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State Board of Equalization:
Guidelines Adopted for Administrating New Written Opinion Requirement

A law (AB 2323, Perea) requiring the State Board of Equalization to issue written opinions, beginning in January, was approved this year. After lengthy discussions at its December 19 meeting in Sacramento, the BOE adopted a number of policy guidelines to attempt to comply with the law.

One big issue is the definition of "amounts in controversy." The legislation requiring the written opinions states that the requirement applies to cases where the "amount in controversy" is $500,000 or more, but the legislation does not define the term.

The board unanimously decided:

At the time the BOE votes on an appeal, the board will decide if the opinion is to be a formal or summary opinion. The date of the board's final decision will be controlling for the purposes of AB 2323.

Deputy State Controller Marcy Jo Mandel, representing Controller John Chiang, pointed out that for appeals of FTB-imposed taxes, the published opinion will be issued after the 30 days that a taxpayer has for a rehearing.

Covered decisions will be narrowly drafted, and will include only the findings necessary to support the board's decision, the board decided.

Board members also expressed concern about release of confidential tax information.

The board directed staff to begin a rulemaking process, with interested parties meetings, on AB 2323 implementation issues.

In other BOE news:

Fire Tax Developments. As of December 11, the BOE completed sending more than 752,000 fire tax bills to taxpayers. Approximately $88 million has been billed.

At previous board meetings, board staff presented monthly updates of fire tax developments. Stories based on these updates highlighted significant problems in implementation, excessive administrative costs and significant non-compliance.

On December 19, this procedure was changed. A written report was sent to the board – but was not linked to the online agenda item – and it was assumed that board members had read the report, so staff was available to answer questions but did not make a presentation. A representative of the California Department of Forestry and Fire Protection also was present to answer questions.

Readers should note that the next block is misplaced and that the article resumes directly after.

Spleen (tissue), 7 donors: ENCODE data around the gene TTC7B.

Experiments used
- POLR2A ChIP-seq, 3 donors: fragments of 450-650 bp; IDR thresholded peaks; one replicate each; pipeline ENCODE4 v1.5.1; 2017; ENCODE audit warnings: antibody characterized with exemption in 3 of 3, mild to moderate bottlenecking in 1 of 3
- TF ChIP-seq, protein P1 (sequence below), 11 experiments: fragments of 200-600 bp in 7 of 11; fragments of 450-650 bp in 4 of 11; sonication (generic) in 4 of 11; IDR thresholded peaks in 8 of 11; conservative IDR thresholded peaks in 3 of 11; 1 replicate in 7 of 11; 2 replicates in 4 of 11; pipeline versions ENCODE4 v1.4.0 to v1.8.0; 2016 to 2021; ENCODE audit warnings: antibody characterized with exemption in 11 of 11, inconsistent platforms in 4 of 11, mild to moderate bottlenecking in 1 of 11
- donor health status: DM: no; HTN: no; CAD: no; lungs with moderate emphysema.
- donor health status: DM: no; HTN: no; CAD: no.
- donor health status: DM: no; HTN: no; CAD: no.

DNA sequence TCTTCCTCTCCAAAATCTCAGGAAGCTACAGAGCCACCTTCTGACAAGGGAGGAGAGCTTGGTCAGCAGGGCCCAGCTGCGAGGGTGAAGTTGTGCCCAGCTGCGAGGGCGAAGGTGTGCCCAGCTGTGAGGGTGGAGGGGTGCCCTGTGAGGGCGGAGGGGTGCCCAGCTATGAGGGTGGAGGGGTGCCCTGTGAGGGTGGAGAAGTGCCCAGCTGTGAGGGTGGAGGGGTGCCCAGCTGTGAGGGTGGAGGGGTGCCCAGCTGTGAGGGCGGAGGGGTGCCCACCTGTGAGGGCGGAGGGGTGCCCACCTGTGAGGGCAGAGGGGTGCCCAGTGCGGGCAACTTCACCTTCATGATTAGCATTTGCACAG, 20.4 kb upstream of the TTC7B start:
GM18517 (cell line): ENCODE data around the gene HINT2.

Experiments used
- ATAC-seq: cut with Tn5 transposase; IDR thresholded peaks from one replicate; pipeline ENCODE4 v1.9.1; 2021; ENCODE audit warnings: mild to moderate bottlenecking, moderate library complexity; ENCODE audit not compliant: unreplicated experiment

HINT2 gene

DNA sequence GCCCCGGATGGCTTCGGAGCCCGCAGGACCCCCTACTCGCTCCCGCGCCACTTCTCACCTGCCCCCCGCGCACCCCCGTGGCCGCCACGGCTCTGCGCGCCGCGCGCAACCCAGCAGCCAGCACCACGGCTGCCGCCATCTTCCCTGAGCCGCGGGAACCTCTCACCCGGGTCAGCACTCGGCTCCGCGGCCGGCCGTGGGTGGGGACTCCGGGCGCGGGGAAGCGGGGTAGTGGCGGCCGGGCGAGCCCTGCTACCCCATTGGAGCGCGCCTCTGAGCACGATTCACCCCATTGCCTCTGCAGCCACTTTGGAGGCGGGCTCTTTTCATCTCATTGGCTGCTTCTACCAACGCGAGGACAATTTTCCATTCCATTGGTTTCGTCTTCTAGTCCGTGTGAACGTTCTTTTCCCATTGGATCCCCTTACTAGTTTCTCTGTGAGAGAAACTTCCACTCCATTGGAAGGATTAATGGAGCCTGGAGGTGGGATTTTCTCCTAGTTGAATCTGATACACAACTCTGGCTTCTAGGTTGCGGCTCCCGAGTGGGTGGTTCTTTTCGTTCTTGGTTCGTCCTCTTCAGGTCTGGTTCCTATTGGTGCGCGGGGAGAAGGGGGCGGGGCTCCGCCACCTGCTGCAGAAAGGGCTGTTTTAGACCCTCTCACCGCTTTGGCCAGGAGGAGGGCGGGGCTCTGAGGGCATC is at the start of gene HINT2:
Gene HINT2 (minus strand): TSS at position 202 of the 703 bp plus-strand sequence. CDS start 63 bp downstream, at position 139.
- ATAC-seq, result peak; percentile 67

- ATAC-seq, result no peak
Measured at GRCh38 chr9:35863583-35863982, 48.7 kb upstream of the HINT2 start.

During the discussion that ensued, Board Member Betty Yee said she appreciated the memo, and said this is the biggest issue for her constituents this year. She added, "We know some of the problems; we don't know all of the problems."

In response to board members' questions, David Gau, head of the Property and Special Taxes Division, said the board ceased sending "demand" letters on November 28. He also said the Franchise Tax Board sent 24 employees to the BOE to help with administration.

Board Member George Runner said he has heard from people who are grumpy that vacant lots that receive fire-protection services from the state are not covered by the tax (which is labeled by the state as a "fee," and is imposed on owners of property with habitable structures in areas where the state is responsible for providing fire services). Mr. Runner also said people who appeal the tax and are denied will be forced to pay a higher penalty than those who simply do not pay the tax.

CalTax subsequently acquired the report prepared for the board members. The report states that as of December 14, the BOE has mailed 752,543 bills, and has received $55.8 million in revenue. The board has received 55,416 appeals cases, and has mailed refunds totaling $167,804. A total of 64,730 bills have been returned by the postal service, and 149,431 final bills have not been paid (384,371 have been paid, and 24,241 have been partially paid).

Finance Department Nixes BOE Request for Funds to Implement Proposition 30. BOE staff said it is costing $535,000 to implement the sales tax increase provision of Proposition 30, and requested a budget augmentation for 2012-13. The Department of Finance said "no," and told the board to absorb the cost. As a result, board staffers said they are redirecting funds from other programs, and this will delay some projects.

Timber Yield Tax Adopted for 2013. For 2013, the timber yield tax will remain constant, as the board adopted a 2.9 rate, the same as in 2012. There was no disagreement on the adoption of the staff recommendation.

The board also adopted harvest values for the tax for the first half of 2013. The values vary by timber species and location .The values were developed by board staff, in consultation with the Timber Advisory Committee. The highest value timber ($540 for specified logs) comes from redwood trees in the northern coastal counties.

December 21, 2012
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